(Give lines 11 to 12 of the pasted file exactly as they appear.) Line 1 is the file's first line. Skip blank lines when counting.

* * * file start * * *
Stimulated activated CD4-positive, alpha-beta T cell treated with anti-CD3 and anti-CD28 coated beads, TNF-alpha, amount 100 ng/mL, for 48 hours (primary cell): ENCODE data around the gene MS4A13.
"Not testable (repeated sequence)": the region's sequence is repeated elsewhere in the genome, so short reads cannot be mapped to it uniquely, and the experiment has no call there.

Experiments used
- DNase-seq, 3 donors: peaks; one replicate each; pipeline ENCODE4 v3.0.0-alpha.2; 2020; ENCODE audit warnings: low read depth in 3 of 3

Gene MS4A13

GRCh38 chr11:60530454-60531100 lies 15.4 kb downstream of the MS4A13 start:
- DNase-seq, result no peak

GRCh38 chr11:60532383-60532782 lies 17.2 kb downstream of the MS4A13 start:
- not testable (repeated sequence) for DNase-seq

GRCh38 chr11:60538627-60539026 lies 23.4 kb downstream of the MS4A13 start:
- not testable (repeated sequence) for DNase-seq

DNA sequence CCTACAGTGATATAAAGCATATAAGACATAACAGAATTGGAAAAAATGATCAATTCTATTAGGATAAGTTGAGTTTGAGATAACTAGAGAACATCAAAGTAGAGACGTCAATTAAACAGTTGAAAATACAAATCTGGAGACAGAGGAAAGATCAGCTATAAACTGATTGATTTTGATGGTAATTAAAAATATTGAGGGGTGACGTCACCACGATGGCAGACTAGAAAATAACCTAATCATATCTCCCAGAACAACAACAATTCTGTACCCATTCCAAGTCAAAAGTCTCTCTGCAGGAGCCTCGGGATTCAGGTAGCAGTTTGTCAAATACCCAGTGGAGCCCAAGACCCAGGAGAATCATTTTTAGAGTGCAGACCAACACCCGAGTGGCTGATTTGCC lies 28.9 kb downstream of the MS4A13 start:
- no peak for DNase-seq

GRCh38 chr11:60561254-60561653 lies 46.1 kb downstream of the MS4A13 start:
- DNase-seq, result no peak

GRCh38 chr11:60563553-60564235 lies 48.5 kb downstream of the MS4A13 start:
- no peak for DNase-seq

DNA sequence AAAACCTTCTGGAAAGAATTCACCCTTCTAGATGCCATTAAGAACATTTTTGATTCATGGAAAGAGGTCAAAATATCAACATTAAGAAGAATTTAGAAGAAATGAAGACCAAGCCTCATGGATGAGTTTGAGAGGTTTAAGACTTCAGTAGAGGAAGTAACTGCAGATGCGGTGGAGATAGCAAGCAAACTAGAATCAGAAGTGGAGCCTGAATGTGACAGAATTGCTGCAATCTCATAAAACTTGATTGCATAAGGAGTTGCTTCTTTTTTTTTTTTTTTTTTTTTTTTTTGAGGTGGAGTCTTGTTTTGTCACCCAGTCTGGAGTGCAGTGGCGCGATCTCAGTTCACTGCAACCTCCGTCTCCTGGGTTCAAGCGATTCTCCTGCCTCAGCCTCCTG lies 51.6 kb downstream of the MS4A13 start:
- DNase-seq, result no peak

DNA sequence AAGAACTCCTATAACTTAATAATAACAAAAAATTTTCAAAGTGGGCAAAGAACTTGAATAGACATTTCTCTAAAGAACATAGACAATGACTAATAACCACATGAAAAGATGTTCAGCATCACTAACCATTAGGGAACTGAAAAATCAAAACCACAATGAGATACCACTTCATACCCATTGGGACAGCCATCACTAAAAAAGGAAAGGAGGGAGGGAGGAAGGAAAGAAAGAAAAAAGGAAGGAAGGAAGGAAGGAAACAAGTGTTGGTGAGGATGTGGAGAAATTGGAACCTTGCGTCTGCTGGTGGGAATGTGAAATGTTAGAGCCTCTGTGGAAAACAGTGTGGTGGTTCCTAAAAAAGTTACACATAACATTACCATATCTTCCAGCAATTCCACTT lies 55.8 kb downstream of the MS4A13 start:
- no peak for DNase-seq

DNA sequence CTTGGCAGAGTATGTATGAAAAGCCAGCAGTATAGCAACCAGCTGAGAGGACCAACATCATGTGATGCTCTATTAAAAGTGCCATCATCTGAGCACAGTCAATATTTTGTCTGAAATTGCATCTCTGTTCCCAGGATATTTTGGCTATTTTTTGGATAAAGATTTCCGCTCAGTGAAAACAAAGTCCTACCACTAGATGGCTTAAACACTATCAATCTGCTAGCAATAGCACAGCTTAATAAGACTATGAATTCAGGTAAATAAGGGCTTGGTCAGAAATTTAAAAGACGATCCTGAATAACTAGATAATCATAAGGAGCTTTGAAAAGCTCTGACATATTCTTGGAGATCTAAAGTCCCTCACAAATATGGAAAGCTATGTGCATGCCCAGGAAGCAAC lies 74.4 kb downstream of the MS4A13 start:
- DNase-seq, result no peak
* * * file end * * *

- not testable (repeated sequence) for DNase-seq

DNA sequence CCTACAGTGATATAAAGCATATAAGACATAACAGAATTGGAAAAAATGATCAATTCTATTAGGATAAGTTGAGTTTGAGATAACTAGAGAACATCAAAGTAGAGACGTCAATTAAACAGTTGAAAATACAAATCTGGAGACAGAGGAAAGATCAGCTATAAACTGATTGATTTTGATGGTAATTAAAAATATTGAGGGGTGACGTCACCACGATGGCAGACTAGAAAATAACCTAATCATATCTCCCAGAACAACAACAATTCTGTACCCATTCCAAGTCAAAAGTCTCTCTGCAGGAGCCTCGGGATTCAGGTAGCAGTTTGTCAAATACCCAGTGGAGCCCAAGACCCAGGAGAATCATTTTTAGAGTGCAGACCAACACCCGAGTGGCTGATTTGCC lies 28.9 kb downstream of the MS4A13 start: